The mandate proceeded and between 1920 and 1925 Lebanon was ruled by French governors assisted by advisory councils, the first three high commissioners sent by France were generals with distinction in the war as a main credential. Their troops were largely Senegalese. Their aides were drawn mainly from colonial service. The only system of rule they knew was the familiar one, and so they needed to adapt. Not only was the new situation calling for new techniques but the country was at a new depth in its economic, social, political and spiritual affairs. First in the series of rapidly changing commissioners was General Henri Gouraud, hero of the Marne and victor in the battle against the Syrian army. On September 1, 1920, the high commissioner made the following historic proclamation:

'At the foot of these majestic mountains, which have been the strength of your country, and remain the impregnable stronghold of its faith and freedom, on the shore of this sea of many legends that has seen the triremes of Phoenicia, Greece and Rome and now, by a happy fate, brings you the confirmation of a great and ancient friendship and the blessings of French peace. I solemnly salute Grand Liban, in its glory and prosperity, in the name of the Government of the French Republic.'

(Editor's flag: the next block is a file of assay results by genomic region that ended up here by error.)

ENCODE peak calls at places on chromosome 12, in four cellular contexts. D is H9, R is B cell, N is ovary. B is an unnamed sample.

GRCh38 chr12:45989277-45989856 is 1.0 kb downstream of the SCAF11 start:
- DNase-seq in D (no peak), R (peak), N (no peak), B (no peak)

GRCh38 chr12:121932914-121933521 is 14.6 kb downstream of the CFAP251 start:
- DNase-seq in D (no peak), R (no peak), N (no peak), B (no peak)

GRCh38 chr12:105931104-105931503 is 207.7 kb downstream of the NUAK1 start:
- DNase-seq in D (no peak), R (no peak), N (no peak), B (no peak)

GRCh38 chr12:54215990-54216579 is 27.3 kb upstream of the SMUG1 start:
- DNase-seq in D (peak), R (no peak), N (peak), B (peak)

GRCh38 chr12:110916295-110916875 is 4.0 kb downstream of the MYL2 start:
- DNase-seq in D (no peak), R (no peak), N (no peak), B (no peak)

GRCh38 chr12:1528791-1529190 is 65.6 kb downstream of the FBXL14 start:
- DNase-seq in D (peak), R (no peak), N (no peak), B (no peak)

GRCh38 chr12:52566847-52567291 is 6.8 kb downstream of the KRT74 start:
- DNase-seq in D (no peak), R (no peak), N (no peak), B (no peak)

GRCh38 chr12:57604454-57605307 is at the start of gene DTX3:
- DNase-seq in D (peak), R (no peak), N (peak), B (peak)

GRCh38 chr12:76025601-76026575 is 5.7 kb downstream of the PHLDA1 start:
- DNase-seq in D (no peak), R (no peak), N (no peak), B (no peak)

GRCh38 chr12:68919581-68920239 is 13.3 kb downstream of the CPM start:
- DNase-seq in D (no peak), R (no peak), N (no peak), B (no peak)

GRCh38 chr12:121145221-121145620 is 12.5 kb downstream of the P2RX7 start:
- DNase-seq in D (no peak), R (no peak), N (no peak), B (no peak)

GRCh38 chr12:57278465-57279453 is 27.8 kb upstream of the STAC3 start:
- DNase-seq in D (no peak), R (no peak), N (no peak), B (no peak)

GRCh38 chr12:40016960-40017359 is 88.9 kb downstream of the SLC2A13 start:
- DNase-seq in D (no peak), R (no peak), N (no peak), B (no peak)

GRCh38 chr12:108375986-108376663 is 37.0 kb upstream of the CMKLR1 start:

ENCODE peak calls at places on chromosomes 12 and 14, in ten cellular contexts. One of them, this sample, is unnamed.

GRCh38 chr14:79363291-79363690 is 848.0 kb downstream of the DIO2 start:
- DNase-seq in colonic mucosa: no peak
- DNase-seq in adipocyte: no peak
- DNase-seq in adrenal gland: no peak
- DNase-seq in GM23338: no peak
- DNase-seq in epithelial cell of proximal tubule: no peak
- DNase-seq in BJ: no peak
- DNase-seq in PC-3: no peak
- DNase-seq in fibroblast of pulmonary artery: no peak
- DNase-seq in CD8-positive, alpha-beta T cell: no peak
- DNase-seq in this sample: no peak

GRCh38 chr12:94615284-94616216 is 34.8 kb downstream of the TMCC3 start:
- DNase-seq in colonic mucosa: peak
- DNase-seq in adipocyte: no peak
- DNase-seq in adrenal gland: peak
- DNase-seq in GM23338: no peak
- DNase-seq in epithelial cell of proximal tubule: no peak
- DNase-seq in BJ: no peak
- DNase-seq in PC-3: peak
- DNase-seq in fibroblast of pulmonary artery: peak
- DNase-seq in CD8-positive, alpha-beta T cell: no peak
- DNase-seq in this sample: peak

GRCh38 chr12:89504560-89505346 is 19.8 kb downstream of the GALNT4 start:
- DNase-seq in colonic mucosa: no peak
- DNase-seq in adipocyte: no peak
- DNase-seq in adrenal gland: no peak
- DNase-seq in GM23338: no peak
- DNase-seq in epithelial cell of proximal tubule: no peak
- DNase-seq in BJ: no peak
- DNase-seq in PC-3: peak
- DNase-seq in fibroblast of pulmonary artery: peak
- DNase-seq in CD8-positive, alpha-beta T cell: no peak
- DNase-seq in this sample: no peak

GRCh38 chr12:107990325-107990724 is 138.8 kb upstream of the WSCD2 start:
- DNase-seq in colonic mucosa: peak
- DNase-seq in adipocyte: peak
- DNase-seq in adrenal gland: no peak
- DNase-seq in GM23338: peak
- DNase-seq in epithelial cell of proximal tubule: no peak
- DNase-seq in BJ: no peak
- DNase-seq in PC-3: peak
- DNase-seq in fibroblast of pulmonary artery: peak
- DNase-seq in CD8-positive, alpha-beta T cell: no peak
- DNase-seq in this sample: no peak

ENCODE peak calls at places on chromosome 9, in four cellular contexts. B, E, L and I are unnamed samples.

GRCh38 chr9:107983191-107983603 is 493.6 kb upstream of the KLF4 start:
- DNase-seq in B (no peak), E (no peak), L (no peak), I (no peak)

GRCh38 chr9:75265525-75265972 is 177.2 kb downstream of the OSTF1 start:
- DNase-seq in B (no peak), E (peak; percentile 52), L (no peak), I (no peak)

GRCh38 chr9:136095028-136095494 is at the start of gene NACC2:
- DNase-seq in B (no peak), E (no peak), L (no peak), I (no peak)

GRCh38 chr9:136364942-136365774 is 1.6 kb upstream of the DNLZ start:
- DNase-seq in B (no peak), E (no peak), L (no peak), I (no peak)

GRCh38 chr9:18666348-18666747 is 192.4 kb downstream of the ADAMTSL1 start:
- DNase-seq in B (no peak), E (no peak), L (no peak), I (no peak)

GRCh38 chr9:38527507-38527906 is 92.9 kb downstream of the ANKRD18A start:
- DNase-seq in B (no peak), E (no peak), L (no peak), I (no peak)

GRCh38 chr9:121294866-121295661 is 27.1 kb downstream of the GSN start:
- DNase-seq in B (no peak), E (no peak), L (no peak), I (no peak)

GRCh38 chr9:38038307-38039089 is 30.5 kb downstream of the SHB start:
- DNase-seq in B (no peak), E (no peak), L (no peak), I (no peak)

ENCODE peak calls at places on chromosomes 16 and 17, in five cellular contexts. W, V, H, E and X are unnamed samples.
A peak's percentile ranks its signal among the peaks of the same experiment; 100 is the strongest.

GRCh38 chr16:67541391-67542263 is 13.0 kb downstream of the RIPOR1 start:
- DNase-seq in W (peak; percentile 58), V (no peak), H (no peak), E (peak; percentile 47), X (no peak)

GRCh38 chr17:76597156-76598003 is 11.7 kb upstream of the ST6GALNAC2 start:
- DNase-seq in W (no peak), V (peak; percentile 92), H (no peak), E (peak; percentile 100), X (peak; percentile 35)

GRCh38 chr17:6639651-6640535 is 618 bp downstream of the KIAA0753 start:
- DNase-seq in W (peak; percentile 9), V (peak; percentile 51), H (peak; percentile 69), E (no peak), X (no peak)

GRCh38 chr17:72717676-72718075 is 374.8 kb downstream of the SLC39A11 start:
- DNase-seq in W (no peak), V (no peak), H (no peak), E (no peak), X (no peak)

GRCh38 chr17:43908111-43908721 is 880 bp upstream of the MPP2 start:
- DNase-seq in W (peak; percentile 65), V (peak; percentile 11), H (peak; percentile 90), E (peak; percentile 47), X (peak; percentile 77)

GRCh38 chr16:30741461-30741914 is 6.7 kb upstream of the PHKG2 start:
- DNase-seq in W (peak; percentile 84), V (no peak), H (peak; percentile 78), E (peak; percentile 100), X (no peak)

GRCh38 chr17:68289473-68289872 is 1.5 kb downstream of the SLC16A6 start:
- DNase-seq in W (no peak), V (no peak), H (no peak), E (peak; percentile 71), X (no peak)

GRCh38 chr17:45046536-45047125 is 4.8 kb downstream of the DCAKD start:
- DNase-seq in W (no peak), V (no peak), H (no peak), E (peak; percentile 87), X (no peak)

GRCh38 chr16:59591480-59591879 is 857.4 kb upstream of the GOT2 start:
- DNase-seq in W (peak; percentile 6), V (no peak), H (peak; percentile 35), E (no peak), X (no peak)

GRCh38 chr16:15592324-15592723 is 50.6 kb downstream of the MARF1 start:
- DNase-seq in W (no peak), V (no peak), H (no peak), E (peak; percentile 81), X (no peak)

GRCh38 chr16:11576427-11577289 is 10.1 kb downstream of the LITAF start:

Thus was Greater Lebanon reborn. The area which belonged to it, geographically and historically, was reunited. Christians formed a majority of the population of Greater Lebanon comprising 55 per cent of the population and the Maronites, while still the largest single community, numbered one-third of the whole. The second largest community at one-fifth of the whole was the Sunni Muslims many of whom bitterly resented the loss of their former supremacy under the Ottomans and wanted to be part of a Muslim Greater Syria. The advisory councils set up in 1920 were replaced in 1922 by representative councils, which were fashioned in a manner which was to be significant for the future of Lebanon because deputies were elected on a confessional basis, that is the seats were divided proportionately among religious communities.

In 1926 the Lebanese Republic was established under the constitution of 23 May 1926. The transition from representative assembly to chamber of deputies was not accomplished smoothly and in 1925-6 the Lebanese political system passed through a major crisis. In 1925 the representative council was abolished by General Maurice Sarrail who disliked the whole confessional system and proposed for Lebanon a quite different mode of development, namely that Lebanon should become a secular state. Sarrail wanted to end the system of representation of religious communities, to replace the administrative organization of Lebanon with new arrangements which obliterated the old confessional divisions, and to break the hold of the religious communities on education which should henceforth become the responsibility of the secular state. Sarrails proposals encountered widespread opposition from most religious communities in Lebanon and they were aborted for this reason and also partly because of a Druze uprising in Syria which Sultan al-Atrash tried to extend into Chouf region of Lebanon.